“For China to massively increase imports of oil and LNG from the US while tariffs remain in place, is going to be challenging,” Wood Mackenzie’s Asia Pacific Vice Chair Gavin Thompson said last week, commenting on the phase one deal.  

If China is to significantly boost its LNG imports from the U.S., the 25-percent tariff will have to be either absorbed by the importing company or passed through to the consumer.

“We expect that Chinese national oil companies will be reluctant to commit to large-scale purchases given this. At the same time, the next two years will also see a slower pace of gas demand growth in China, rising domestic production, and the arrival of Russian pipeline gas, creating a more competitive gas market,” Thompson noted.

Qatar and Australia

Furthermore, Qatar and Australia will be America’s competition in LNG supply both in China and in other markets. Qatar and Australia are geographically better positioned than the U.S. on the Chinese market. But if China buys significantly more LNG from the U.S. at the expense of Australia and Qatar, those two LNG exporters would go after other Asian LNG markets and also the European markets, where the U.S. has boosted LNG supply recently.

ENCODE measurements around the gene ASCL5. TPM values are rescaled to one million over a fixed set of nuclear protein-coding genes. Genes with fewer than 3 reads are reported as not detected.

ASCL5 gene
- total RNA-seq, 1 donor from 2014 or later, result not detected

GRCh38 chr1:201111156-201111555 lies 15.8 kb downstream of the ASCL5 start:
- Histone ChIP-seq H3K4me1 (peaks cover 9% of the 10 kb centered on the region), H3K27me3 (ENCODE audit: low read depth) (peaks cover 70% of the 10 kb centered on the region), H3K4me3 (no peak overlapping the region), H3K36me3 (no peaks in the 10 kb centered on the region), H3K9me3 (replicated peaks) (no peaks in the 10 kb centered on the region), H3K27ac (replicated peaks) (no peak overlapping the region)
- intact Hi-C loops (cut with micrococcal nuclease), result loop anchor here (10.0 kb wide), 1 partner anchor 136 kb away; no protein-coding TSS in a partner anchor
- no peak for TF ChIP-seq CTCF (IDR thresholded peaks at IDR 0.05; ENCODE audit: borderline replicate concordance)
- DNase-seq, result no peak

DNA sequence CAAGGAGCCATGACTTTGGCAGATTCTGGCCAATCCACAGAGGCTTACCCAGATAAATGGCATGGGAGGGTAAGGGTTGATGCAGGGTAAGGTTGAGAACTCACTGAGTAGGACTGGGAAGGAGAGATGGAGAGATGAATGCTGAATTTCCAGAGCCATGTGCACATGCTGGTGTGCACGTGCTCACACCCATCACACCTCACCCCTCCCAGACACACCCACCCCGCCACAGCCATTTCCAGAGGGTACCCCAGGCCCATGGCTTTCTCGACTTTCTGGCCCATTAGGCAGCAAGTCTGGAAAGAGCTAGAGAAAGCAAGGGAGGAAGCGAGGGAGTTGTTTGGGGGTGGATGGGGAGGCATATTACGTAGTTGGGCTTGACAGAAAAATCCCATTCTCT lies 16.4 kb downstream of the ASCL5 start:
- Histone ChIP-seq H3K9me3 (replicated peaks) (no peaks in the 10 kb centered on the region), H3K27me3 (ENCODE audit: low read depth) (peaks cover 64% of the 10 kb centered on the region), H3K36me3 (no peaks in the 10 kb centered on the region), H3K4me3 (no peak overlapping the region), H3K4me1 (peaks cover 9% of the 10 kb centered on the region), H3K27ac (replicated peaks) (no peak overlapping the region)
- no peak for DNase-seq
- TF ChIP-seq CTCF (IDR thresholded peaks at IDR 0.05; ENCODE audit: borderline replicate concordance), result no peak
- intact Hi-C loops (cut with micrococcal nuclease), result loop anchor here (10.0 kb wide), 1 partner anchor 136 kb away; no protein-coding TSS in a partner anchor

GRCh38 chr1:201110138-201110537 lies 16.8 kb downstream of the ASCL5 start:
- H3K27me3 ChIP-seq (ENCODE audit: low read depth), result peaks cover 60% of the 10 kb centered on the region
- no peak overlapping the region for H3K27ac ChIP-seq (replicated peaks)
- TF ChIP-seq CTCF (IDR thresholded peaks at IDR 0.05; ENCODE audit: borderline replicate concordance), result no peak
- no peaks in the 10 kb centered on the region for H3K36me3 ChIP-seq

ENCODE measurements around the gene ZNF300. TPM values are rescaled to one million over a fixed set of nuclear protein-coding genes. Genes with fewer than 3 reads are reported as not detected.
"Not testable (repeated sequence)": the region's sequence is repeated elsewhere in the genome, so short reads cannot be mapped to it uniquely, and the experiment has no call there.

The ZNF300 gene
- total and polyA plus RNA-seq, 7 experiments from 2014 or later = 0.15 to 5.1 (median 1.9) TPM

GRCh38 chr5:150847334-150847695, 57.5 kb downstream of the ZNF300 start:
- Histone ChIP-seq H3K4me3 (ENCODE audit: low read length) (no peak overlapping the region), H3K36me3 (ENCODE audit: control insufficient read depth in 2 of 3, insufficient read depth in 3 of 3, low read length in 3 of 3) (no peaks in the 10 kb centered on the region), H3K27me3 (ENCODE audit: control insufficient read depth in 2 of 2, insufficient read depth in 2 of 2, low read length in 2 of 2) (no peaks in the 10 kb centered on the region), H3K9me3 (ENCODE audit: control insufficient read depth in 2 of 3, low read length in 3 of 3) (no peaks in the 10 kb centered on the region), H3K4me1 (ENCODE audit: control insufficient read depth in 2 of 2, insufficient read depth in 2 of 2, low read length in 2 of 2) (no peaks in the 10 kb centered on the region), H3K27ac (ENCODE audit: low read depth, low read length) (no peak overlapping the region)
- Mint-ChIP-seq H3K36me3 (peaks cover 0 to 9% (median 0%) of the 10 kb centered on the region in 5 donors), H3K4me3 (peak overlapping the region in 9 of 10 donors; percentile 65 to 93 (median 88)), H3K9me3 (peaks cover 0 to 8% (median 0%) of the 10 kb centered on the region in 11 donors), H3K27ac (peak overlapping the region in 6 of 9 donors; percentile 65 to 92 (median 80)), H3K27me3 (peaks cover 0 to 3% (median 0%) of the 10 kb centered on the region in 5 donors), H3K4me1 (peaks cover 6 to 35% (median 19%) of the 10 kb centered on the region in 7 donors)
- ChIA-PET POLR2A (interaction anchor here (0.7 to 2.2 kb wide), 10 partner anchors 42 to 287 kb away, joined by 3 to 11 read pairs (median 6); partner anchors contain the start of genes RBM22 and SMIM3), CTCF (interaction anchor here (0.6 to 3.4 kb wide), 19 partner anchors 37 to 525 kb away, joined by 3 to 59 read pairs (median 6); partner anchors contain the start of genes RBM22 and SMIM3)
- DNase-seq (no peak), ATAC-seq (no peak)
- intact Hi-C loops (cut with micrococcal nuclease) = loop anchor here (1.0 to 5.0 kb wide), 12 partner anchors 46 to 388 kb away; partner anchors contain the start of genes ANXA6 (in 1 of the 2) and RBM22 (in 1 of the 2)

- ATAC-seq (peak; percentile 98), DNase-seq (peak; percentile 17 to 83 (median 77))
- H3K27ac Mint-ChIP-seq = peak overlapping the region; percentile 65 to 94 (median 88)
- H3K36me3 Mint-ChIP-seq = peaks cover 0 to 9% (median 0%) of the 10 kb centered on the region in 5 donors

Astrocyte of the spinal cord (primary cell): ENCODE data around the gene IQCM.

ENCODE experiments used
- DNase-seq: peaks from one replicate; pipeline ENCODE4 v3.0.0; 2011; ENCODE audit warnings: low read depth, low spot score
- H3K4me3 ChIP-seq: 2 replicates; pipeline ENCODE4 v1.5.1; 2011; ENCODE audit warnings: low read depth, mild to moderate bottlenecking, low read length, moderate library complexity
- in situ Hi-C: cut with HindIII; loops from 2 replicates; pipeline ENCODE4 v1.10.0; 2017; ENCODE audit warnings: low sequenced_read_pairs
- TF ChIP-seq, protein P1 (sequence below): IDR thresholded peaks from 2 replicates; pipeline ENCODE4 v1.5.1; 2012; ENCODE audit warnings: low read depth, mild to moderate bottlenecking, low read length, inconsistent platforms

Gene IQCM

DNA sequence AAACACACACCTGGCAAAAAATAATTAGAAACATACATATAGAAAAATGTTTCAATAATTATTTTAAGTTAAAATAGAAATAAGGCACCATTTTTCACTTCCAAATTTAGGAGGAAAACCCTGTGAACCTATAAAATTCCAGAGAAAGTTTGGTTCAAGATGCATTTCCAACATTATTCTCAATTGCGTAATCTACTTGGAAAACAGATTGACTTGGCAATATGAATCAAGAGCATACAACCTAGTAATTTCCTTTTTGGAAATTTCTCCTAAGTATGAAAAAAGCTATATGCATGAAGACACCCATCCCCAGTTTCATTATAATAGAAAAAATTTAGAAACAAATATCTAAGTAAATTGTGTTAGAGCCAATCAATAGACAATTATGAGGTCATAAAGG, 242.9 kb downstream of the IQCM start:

The flows of global crude oil and LNG could be upended if China manages to reach its purchase commitments in the phase one trade deal. But right now, this looks like a very big ‘if’.

By Tsvetana Paraskova for Oilprice.com

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  • Mamdouh Salameh on January 21 2020 said:
    You have to see the wider picture. It is the positive impact of the truce on the global economy. The minute a truce in the trade war was agreed, oil prices shot up. If the truce gains momentum in 2020, oil prices could be projected to average $73-$75 a barrel in 2020.